My thoughts after the Discovery Education Beyond the Textbook Forum…
Why does a company, that has two other subject-area techbooks in place, bring a group of people together to prototype something vastly different?
The race to be innovative is one that starts from an unknown space because it has to be that way to be truly innovative. At any given time, we could have been given access to the science or social studies techbooks but we weren’t. We could have analyzed the “bone structure” of the techbook design that already existed but we didn’t. Instead, we went with the “blind leading the blind” method and ideated with sticky notes, markers and tablet paper. As a member of the DEN, I do have access to the science techbook but out of respect to this process, I purposefully stayed away from that idea. What was forming before my eyes with the thoughts of every stakeholder in the room was amazing to see.
Were there questions about the “meat” of the techbook…YES! I was one of them. However, after speaking with Discovery’s STEM director, I was less worried. In fact, most of the representatives of Discovery Education had some sort of educational background and that was promising. Then again, that is not why we were there yet it was good to know that the actual math of the techbook would be in good hands.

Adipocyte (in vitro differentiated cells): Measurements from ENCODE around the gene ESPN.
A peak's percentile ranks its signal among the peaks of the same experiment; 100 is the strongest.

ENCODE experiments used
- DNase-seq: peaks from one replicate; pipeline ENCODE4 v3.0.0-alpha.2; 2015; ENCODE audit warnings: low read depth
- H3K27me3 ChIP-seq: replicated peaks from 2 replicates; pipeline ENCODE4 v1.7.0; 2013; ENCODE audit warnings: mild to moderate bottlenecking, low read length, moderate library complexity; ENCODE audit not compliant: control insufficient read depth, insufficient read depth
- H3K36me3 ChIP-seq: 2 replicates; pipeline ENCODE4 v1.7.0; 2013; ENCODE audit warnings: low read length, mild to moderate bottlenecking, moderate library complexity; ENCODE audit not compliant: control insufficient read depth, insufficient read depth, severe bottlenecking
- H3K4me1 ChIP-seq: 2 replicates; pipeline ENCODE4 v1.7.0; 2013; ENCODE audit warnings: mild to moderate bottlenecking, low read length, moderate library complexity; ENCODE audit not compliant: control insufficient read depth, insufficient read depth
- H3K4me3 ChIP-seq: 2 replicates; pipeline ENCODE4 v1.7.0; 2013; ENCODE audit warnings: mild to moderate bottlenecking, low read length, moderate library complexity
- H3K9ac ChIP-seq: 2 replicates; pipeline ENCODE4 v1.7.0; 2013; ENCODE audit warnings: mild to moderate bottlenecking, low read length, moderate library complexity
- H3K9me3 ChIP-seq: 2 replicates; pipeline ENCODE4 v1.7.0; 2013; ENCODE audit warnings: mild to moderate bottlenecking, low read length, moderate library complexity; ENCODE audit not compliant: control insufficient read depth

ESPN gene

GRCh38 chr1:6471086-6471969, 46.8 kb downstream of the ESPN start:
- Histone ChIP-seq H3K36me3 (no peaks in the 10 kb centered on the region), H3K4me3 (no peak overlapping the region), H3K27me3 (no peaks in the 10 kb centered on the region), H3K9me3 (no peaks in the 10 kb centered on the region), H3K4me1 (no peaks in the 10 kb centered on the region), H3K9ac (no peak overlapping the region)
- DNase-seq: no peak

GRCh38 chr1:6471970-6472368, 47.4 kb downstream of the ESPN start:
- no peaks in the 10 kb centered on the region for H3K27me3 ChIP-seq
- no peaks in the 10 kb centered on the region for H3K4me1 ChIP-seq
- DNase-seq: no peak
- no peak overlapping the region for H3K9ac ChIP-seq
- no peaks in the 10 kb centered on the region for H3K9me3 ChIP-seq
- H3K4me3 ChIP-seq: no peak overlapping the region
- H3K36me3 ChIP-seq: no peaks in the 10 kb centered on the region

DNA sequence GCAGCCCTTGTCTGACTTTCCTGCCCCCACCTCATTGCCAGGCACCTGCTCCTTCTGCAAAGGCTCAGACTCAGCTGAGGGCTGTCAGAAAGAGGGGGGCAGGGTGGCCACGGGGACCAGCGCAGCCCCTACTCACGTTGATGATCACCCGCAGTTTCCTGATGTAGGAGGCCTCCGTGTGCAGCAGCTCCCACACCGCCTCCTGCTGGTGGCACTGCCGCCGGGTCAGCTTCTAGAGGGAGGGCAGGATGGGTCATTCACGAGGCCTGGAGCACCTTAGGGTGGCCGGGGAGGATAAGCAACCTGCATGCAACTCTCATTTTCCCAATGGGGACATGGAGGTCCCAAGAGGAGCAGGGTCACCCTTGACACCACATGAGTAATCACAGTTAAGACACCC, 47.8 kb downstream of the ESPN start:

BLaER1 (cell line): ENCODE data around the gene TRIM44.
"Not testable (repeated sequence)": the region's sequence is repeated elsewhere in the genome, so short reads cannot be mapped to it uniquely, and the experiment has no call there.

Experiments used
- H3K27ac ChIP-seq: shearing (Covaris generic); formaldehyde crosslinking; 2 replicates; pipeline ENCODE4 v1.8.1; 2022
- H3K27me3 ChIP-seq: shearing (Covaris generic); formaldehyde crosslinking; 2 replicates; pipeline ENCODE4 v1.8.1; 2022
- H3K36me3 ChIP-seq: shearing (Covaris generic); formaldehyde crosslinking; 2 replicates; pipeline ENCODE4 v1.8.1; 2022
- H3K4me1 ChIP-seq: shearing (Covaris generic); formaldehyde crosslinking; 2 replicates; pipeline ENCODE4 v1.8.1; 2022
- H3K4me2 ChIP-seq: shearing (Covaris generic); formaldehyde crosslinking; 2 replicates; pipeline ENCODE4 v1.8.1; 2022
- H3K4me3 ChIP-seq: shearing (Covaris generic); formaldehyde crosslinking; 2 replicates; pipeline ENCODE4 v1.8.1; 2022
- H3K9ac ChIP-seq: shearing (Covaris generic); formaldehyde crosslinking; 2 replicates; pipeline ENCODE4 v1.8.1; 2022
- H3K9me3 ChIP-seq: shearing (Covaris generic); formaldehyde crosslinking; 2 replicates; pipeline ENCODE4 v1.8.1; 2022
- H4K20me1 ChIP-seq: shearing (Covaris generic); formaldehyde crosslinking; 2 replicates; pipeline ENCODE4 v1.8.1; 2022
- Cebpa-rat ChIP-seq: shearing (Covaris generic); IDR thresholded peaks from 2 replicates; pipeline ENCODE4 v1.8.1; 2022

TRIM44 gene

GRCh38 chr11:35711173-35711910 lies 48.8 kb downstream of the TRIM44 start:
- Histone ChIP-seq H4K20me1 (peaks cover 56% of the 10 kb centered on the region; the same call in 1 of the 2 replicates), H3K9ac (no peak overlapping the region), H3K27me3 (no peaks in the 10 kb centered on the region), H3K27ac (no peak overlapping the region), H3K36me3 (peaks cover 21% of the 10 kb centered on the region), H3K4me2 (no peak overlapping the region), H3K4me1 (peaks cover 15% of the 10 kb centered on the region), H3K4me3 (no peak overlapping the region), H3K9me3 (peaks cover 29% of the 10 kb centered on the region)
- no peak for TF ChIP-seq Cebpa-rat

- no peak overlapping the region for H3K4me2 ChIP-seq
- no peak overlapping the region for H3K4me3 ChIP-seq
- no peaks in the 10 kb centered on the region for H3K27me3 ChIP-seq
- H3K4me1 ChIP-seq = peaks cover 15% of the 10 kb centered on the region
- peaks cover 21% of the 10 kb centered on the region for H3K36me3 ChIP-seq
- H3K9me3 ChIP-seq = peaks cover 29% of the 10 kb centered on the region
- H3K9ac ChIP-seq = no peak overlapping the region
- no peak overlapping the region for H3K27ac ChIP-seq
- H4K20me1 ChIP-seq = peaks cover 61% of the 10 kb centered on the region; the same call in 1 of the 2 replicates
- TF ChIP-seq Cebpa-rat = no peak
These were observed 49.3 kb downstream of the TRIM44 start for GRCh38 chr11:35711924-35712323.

The general consensus of everyone was that we wanted something that felt more like a classroom and less like an actual book or any current version of a digital book. The learner was at the forefront of all conversations, with that being defined as both students and teachers. How do we get this “super hero sized” version of change implemented into classrooms where most of its teachers still think overhead projectors equate to technology? This is a thought that must be considered as we progress.
I spent time yesterday reviewing the science techbook and comparing our notes from our planning sessions. I was pleased to see that many of our “must haves” were already a part of the science book. However, our vision took what was there and asked for even more…like adaptability, customization and social learning structures. I would give specifics but for some reason that just seems wrong to place those ideas in black and white right now. I will say that if Discovery can do what we envisioned, even pieces of it, along with what they are already doing…the math techbooks will be astronomically outstanding.
We talked a bit about utilizing class badges in some way shape or form. There were mixed feelings about badges and rightfully so. As my son so eloquently put it, “why would I want that?”. My hope is that we see this implemented in some form for teachers who are topical experts. In other words, as I am planning a lesson I can see a list of who is online depending on the unit. Then again, who decides who the real topical experts are? More questions…
Wonder seemed to be on everyone’s must-have list. We want kids to wonder and explore in math. I loved this idea. In addition, I want kids to have the ability to explore further, create and communicate as they wish. What I am afraid of is this becoming a mandate for some teachers. You can’t mandate wonder. It happens because a child wants to know….WONDER should be organic.
I left 1DP, no longer questioning my place in that room. I left thankful for the experience because I found that I did have quite a bit to offer and collaborating with such an esteemed “dream team” was a phenomenal experience in and of itself.
I want to go back.